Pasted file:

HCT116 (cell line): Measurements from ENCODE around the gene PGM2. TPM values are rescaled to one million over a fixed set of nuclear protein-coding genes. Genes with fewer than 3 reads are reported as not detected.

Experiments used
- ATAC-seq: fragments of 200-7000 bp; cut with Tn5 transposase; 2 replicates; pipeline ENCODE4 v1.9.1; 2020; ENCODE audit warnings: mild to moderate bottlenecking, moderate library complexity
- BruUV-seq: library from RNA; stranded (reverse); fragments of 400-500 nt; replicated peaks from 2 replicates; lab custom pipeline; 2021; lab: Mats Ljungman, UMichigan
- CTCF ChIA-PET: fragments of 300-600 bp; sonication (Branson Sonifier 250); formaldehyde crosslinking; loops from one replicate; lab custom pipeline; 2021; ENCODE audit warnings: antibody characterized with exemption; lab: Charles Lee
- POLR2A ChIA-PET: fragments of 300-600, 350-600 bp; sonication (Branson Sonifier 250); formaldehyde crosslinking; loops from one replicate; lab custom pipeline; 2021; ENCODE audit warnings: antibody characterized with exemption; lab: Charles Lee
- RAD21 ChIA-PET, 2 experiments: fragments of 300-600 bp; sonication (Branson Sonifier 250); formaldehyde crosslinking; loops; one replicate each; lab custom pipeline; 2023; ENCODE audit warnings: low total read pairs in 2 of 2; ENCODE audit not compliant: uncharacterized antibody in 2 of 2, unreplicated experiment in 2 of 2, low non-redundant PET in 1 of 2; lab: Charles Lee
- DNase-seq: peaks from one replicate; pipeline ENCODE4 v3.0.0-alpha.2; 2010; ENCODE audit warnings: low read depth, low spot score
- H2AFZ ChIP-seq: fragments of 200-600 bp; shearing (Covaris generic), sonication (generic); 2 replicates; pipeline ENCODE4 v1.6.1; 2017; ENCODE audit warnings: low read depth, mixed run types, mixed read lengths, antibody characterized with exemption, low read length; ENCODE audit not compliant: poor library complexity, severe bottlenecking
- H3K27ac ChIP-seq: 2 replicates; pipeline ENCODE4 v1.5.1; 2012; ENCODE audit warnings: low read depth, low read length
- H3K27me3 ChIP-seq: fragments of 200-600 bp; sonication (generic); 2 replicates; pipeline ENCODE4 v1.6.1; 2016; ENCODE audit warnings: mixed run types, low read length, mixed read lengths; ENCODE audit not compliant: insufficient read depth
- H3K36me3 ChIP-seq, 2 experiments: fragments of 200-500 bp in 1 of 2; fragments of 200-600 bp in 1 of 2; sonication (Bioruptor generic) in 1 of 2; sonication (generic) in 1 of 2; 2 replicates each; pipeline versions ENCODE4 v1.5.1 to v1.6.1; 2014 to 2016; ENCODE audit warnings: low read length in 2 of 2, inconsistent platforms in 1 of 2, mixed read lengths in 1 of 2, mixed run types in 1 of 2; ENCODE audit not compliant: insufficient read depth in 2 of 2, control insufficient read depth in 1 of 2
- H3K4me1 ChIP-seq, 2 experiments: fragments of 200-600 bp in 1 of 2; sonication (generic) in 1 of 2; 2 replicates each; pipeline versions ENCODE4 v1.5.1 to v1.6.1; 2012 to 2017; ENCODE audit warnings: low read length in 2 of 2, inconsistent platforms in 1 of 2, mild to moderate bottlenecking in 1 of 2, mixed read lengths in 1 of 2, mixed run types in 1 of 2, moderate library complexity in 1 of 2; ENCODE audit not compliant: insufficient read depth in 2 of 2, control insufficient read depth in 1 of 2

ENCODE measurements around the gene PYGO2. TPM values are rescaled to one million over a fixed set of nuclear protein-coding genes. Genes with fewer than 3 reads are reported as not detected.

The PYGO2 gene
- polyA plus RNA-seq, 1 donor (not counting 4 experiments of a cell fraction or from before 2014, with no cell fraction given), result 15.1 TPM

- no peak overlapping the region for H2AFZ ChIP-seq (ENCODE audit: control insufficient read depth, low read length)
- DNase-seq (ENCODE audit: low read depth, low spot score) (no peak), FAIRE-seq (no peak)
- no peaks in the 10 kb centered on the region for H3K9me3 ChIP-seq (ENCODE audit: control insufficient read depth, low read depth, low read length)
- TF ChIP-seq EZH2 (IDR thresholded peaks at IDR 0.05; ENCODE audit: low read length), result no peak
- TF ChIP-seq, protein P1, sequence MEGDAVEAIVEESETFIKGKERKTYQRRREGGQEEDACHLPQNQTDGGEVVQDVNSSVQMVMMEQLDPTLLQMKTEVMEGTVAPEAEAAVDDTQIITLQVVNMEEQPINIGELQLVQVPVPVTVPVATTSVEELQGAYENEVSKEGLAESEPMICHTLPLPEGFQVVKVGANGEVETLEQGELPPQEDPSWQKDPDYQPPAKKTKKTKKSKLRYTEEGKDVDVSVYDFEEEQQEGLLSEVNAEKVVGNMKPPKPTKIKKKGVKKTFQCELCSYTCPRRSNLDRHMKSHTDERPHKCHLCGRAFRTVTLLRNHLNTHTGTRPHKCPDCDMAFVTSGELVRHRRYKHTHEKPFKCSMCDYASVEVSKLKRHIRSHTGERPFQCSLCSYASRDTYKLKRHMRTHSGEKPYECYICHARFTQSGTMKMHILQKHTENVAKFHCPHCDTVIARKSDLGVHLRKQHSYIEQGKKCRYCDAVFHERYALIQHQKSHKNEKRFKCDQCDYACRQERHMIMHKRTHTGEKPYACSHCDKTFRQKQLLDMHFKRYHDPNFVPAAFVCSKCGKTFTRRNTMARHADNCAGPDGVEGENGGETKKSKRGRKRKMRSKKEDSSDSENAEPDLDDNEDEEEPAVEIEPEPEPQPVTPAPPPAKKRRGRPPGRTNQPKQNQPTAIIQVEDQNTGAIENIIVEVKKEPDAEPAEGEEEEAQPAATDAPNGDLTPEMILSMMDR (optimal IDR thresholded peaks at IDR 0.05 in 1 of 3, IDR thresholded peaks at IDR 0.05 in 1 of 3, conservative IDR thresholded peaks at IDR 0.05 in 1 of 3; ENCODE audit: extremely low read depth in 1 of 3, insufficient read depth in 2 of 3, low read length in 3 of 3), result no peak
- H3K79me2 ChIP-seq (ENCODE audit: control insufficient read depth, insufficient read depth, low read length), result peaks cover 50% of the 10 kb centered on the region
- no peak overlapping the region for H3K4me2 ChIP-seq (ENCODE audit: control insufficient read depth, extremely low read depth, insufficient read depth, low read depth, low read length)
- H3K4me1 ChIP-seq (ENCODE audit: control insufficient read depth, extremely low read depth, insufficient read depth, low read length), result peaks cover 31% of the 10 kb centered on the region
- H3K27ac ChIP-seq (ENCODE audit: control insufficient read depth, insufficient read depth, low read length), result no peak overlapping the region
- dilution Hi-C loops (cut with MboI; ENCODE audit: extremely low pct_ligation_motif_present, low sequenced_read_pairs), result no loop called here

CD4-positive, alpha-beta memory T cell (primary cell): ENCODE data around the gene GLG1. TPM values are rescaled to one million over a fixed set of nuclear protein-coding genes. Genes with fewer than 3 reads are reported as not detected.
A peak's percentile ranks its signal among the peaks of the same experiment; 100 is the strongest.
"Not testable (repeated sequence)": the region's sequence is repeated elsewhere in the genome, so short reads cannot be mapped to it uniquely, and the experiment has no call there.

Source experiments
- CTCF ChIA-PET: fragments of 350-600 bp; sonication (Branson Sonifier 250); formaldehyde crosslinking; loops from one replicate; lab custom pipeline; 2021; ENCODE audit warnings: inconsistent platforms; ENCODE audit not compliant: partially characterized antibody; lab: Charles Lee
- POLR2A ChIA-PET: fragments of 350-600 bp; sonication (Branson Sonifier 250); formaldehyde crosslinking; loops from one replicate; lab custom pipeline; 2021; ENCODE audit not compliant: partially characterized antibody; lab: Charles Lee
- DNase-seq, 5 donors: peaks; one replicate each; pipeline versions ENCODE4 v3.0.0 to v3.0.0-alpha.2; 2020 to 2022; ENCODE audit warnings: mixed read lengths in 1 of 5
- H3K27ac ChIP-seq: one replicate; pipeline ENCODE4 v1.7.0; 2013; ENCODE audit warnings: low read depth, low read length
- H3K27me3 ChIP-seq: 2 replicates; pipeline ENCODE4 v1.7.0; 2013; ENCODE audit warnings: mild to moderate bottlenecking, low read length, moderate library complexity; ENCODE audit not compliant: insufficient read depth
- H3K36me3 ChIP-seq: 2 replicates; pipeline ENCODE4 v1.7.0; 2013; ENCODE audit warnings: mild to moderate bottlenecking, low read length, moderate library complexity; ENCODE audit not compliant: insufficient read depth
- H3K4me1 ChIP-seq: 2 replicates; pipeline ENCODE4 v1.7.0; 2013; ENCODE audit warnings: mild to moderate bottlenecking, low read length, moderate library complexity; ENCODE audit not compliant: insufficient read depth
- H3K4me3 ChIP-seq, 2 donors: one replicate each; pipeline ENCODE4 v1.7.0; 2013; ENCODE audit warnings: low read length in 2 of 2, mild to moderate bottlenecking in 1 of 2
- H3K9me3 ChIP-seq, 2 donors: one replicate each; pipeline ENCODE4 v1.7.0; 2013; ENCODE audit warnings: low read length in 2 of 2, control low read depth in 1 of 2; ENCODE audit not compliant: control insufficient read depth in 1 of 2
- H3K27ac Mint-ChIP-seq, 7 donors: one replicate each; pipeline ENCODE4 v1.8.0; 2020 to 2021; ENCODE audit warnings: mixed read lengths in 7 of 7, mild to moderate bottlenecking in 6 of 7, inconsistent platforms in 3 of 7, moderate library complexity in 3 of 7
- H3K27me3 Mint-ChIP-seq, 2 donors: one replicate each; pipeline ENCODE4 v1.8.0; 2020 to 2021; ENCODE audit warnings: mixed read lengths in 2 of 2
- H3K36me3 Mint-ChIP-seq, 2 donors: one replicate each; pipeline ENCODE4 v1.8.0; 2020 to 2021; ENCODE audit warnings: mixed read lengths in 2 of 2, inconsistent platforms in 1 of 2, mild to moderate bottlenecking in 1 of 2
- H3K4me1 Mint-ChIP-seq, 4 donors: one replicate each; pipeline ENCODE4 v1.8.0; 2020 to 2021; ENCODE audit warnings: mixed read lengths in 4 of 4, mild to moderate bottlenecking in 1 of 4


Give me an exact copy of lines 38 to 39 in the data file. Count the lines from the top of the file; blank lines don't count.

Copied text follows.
- H3K4me3 ChIP-seq, 2 donors: one replicate each; pipeline ENCODE4 v1.7.0; 2013; ENCODE audit warnings: low read length in 2 of 2, mild to moderate bottlenecking in 1 of 2
- H3K9me3 ChIP-seq, 2 donors: one replicate each; pipeline ENCODE4 v1.7.0; 2013; ENCODE audit warnings: low read length in 2 of 2, control low read depth in 1 of 2; ENCODE audit not compliant: control insufficient read depth in 1 of 2